Targeted therapies in cutaneous melanoma


Collapse Biography 

Collapse Overview 
Collapse abstract
PROJECT SUMMARY The incidence of cutaneous melanoma is rising. While targeted inhibitors and immune checkpoint antibodies have increased long-term survival in advanced-stage cutaneous melanoma, many patients still do not benefit and regimens are associated with significant toxicities. We are studying the determinants of treatment response and mechanisms of resistance in melanoma. From our studies, we aim to provide pre-clinical data for new combinations that delay/prevent the onset of acquired resistance while minimizing patient toxicities in order to improve patient survival and quality of life. Multiple clinical trials have emanated from our work (NCT03580382, NCT02012231, NCT02683395). Aberrant cell cycle regulation is a hallmark feature of cancer. In melanoma, cell cycle progression is promoted through mutations in BRAF, NRAS and NF1 leading to MEK-ERK1/2 pathway activation, amplification of cyclins and/or cyclin-dependent kinases (CDK) and/or loss of CDK inhibitor proteins. Selective CDK4/6 inhibitors are FDA-approved in ER-positive/HER2- negative breast cancer but their use in melanoma requires optimization of combinations and schedules. We aim to understand how to utilize CDK4/6 inhibitors in melanoma and combine them with immune checkpoint agents, which remove the blocks on T cell action. In the previous cycle of funding, we provided new insights into mechanisms of acquired resistance to BRAF inhibitor monotherapy and combination therapy. We then developed novel models and to analyze resistance to BRAF pathway inhibitors and CDK4/6 inhibitor-based combinations. We identified enhanced phosphorylation of S6 as a common node of therapy resistance and validated our studies using patient trial samples. In this current proposal, we aim to identify and target mechanisms underlying residual disease following CDK4/6 inhibitor + MEK inhibitor treatment in melanoma. Additionally, we aim to determine effects of CDK4/6 inhibitor + MEK inhibitor on the tumor immune microenvironment. The application will utilize novel models and patient samples from relevant clinical trials to measure heterogeneity of tumors and mechanisms of drug tolerance and resistance to CDK4/6 inhibitor + MEK inhibitor. Identifying the tumor intrinsic mechanisms and effects on the tumor-associated immune microenvironment will inform potential new treatment strategies across genetic subset of cutaneous melanoma.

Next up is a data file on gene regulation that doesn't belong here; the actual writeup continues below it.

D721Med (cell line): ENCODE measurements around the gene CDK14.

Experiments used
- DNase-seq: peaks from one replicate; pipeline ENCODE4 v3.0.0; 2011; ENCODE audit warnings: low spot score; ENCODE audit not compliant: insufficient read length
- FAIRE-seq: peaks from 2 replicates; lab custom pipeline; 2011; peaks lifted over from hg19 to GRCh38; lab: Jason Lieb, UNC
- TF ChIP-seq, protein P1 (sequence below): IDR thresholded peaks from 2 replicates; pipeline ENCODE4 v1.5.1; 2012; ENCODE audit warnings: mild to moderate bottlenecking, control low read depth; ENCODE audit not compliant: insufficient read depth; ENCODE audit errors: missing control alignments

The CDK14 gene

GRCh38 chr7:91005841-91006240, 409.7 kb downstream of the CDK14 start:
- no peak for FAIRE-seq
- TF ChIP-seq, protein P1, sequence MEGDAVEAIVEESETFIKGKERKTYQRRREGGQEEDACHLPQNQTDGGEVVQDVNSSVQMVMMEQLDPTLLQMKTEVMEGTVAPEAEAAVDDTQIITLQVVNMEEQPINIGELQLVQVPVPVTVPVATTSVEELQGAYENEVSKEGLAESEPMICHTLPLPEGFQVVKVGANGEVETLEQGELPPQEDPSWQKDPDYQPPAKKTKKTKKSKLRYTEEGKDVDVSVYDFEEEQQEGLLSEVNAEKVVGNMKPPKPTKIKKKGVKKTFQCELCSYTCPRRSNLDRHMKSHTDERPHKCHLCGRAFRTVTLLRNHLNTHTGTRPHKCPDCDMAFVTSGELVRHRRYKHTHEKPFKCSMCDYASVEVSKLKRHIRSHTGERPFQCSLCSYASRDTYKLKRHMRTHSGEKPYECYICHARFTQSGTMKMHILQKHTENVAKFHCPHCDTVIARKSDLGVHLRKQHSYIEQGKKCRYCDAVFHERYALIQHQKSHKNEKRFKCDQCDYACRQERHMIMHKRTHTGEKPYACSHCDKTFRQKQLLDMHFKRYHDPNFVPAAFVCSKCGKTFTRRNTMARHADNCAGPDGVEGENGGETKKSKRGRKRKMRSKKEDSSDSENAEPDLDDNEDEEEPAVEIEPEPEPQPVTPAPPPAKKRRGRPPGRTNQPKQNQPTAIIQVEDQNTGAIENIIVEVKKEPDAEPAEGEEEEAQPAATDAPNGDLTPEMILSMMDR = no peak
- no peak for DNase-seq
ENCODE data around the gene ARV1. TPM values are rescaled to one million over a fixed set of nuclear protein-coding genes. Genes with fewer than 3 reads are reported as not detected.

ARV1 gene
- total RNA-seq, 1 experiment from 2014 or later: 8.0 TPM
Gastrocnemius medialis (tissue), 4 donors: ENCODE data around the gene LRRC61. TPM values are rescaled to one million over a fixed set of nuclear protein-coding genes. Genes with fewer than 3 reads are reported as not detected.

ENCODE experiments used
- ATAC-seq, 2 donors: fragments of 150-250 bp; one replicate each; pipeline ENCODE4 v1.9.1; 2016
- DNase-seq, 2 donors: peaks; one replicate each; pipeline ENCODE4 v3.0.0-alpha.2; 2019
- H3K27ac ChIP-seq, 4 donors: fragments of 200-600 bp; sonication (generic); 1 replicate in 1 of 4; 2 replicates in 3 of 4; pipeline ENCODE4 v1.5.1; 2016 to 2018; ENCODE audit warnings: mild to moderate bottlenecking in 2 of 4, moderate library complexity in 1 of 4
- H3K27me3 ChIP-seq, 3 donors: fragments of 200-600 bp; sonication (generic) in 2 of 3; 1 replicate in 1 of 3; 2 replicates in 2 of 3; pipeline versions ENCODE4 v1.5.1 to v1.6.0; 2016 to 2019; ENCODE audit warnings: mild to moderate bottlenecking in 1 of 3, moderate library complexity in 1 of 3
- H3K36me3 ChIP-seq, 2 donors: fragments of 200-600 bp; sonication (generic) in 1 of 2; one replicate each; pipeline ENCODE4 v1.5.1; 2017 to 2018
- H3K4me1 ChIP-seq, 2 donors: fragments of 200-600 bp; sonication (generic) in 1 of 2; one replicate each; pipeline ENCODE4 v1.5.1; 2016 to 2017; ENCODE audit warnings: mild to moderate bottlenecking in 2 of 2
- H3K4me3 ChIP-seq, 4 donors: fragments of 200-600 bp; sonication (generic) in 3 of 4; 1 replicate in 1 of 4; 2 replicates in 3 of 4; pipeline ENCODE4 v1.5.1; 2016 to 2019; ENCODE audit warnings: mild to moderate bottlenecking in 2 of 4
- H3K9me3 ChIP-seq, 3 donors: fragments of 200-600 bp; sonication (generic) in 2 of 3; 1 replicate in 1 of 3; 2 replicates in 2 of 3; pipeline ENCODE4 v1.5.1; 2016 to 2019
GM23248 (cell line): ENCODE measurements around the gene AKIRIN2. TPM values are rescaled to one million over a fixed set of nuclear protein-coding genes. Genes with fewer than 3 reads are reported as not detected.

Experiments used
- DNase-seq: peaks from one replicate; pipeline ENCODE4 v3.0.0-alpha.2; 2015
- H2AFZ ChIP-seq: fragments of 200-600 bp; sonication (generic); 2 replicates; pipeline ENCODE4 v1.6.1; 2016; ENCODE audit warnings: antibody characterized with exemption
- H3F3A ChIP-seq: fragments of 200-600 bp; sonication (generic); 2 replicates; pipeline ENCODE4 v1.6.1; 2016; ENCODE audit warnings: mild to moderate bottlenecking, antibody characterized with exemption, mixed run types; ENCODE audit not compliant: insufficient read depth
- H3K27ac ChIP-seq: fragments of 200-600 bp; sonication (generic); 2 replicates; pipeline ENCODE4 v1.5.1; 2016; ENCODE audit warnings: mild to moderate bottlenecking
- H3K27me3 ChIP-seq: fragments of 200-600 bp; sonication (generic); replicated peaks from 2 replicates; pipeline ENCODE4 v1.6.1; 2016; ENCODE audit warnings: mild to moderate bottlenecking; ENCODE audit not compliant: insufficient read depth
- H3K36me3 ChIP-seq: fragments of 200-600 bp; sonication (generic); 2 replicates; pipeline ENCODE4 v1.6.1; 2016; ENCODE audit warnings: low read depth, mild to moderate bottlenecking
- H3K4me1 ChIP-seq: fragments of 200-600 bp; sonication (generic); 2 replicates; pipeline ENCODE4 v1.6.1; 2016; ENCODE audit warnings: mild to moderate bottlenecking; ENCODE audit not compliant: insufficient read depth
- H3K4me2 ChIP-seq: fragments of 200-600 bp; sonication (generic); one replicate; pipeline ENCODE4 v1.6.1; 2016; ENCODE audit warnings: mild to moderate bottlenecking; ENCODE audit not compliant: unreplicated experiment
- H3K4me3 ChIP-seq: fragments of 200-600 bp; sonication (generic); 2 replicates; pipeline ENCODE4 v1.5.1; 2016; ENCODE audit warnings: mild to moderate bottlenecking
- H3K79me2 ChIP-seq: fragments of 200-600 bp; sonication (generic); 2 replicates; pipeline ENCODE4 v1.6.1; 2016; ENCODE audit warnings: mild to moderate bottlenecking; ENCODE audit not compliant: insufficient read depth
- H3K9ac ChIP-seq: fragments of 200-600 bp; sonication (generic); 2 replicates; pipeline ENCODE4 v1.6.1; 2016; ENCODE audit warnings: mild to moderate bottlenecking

Collapse sponsor award id
R01CA182635

Collapse Time 
Collapse start date
2014-07-14
Collapse end date
2025-05-31